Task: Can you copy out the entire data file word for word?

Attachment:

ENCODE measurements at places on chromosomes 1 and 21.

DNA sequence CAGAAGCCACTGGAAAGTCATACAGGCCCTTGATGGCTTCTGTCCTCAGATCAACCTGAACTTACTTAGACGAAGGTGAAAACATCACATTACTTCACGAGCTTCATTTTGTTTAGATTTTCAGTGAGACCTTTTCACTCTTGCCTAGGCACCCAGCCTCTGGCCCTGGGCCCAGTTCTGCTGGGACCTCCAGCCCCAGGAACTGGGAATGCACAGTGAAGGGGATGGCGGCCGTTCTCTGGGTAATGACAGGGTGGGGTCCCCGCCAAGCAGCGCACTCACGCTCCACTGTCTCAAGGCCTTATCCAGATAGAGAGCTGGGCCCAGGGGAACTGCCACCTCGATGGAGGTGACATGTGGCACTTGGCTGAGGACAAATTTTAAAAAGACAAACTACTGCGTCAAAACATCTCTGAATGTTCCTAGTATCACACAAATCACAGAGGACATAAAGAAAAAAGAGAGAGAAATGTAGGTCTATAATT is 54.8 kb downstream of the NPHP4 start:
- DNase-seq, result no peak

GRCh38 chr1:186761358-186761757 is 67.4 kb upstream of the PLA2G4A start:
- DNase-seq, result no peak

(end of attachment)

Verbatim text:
ENCODE measurements at places on chromosomes 1 and 21.

DNA sequence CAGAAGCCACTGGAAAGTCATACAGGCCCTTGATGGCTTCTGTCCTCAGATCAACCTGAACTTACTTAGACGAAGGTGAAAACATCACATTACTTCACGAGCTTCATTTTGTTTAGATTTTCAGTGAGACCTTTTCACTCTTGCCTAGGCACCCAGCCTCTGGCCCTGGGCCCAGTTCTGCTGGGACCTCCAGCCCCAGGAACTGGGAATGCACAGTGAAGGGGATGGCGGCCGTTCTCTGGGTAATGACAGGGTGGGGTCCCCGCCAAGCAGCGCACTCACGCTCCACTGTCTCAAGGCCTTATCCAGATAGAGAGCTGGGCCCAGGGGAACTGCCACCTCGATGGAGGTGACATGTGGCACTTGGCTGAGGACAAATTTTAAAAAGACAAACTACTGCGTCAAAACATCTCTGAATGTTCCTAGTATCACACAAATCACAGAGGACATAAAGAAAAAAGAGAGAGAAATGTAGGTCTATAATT is 54.8 kb downstream of the NPHP4 start:
- DNase-seq, result no peak

GRCh38 chr1:186761358-186761757 is 67.4 kb upstream of the PLA2G4A start:
- DNase-seq, result no peak